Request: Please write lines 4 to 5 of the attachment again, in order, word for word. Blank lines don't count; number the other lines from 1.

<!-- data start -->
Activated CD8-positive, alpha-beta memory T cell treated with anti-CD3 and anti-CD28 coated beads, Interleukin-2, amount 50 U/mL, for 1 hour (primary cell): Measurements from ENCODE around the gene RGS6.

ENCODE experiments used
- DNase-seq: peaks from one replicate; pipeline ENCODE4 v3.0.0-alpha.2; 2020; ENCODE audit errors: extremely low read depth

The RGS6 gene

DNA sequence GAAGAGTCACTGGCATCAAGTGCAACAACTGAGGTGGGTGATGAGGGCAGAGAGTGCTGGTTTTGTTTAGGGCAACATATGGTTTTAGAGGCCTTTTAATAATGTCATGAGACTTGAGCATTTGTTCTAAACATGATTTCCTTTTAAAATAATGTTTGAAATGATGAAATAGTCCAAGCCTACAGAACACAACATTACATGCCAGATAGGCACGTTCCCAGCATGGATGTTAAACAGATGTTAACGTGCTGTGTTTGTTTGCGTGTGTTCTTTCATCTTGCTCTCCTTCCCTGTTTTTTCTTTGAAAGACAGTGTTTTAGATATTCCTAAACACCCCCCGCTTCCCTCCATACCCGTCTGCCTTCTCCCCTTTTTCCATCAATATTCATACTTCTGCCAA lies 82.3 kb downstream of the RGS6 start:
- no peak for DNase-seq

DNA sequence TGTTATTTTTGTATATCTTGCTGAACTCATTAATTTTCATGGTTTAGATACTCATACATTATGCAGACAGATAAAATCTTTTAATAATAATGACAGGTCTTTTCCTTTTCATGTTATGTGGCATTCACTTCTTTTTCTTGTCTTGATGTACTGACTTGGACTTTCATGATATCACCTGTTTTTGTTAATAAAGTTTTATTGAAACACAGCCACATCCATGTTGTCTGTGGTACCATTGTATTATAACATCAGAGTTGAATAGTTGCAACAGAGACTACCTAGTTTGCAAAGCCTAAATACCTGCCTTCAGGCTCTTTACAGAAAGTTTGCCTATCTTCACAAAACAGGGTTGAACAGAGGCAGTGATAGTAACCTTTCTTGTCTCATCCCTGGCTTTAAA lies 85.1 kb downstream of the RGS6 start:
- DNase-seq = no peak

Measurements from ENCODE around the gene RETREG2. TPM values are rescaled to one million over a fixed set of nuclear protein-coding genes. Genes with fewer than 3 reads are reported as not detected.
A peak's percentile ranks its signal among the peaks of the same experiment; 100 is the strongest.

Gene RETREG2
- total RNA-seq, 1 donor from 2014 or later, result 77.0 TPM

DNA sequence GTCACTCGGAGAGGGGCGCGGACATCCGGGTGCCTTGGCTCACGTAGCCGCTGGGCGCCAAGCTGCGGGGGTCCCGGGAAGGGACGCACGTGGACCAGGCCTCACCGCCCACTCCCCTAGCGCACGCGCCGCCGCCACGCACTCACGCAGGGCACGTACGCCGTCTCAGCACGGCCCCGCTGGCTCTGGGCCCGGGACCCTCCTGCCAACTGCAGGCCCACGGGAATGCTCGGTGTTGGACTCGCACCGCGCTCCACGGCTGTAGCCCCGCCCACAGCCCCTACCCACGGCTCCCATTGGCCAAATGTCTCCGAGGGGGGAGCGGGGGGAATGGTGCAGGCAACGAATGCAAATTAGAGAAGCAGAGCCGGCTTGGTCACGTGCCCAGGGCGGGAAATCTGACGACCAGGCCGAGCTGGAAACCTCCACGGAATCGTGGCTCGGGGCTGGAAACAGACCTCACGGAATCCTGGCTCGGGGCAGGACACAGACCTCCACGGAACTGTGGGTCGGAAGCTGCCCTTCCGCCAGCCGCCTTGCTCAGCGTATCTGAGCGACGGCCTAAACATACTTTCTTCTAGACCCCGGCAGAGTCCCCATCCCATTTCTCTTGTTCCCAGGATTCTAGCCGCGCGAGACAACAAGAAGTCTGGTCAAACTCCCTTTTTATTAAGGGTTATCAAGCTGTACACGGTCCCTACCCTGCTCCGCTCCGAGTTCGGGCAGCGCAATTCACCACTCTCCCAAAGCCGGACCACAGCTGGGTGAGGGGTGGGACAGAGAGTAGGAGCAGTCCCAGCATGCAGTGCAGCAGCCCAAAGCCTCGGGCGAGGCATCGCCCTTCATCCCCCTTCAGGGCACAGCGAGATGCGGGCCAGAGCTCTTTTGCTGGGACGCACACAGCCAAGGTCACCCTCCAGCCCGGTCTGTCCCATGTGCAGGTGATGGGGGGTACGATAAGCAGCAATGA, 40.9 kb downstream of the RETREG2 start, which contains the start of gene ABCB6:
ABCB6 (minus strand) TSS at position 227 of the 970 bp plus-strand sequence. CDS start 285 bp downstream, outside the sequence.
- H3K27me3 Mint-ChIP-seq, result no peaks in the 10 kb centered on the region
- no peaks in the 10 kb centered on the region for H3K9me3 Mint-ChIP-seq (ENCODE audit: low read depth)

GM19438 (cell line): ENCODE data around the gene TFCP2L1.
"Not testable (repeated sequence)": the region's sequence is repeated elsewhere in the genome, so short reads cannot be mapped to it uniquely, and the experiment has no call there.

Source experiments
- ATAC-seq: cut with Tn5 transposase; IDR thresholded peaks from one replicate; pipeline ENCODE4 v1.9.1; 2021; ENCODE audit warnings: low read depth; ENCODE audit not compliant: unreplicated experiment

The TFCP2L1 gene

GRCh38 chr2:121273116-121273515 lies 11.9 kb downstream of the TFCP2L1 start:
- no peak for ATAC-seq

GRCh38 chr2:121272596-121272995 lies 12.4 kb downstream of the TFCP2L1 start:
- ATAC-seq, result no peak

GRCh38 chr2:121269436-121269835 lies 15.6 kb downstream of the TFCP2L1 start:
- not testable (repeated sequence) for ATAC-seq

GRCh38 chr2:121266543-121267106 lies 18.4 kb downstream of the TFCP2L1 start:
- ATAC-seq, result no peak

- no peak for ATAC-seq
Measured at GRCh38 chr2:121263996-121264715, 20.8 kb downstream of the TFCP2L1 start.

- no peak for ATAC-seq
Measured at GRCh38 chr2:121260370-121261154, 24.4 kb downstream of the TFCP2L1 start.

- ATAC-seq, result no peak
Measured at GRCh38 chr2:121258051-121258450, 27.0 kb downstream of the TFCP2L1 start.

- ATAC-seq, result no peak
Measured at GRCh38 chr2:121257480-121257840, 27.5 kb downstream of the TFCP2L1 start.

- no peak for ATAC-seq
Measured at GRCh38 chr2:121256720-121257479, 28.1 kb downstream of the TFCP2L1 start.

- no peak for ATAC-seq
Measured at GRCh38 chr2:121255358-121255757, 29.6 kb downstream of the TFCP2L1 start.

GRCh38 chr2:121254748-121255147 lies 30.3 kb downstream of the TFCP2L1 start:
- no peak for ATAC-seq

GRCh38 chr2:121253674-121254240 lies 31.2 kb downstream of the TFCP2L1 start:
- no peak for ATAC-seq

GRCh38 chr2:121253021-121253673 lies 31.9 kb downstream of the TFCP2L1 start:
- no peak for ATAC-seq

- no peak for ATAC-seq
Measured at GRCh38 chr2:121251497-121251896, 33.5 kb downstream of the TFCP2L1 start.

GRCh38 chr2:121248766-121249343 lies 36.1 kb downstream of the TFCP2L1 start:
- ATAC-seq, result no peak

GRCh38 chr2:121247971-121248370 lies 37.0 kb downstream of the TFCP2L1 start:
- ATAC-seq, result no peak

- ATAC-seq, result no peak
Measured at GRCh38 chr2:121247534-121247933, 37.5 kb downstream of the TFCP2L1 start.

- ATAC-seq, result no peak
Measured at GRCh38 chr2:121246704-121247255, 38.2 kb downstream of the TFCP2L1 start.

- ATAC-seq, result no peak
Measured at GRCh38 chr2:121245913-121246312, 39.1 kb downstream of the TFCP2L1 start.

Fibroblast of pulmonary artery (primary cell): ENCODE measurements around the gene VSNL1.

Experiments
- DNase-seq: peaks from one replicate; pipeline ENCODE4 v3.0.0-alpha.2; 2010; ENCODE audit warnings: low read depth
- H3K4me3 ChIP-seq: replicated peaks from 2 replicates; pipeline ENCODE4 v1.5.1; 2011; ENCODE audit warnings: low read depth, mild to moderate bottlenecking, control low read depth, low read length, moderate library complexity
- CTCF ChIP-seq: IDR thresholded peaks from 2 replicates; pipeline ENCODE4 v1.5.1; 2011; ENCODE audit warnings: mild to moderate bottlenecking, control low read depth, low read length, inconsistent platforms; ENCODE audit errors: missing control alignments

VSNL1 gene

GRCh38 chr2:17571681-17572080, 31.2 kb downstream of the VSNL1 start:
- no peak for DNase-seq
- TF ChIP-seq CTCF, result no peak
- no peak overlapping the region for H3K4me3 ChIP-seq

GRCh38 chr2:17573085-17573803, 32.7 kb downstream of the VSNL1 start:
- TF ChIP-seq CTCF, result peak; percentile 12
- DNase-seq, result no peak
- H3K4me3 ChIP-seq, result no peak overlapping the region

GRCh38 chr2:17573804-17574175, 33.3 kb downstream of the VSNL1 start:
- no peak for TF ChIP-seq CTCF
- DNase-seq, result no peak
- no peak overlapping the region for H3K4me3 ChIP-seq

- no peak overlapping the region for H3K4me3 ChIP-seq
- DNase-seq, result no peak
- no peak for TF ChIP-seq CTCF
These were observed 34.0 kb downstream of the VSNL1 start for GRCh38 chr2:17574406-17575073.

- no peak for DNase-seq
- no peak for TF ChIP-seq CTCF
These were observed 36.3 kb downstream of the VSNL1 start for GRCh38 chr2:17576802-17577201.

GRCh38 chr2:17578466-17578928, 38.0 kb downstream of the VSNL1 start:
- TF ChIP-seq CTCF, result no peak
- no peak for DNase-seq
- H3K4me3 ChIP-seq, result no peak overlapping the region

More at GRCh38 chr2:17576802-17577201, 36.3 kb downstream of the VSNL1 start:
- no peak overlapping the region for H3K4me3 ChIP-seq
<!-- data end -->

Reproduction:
The RGS6 gene

DNA sequence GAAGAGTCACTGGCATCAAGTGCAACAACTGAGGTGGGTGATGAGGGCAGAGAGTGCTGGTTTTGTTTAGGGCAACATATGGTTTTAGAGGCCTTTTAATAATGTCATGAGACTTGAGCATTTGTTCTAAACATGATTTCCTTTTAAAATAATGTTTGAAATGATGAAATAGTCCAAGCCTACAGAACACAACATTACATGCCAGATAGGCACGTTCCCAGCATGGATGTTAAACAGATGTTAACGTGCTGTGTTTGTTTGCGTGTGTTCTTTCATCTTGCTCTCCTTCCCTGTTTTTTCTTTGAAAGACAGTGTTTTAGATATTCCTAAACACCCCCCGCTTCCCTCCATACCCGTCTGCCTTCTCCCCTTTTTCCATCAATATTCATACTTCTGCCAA lies 82.3 kb downstream of the RGS6 start: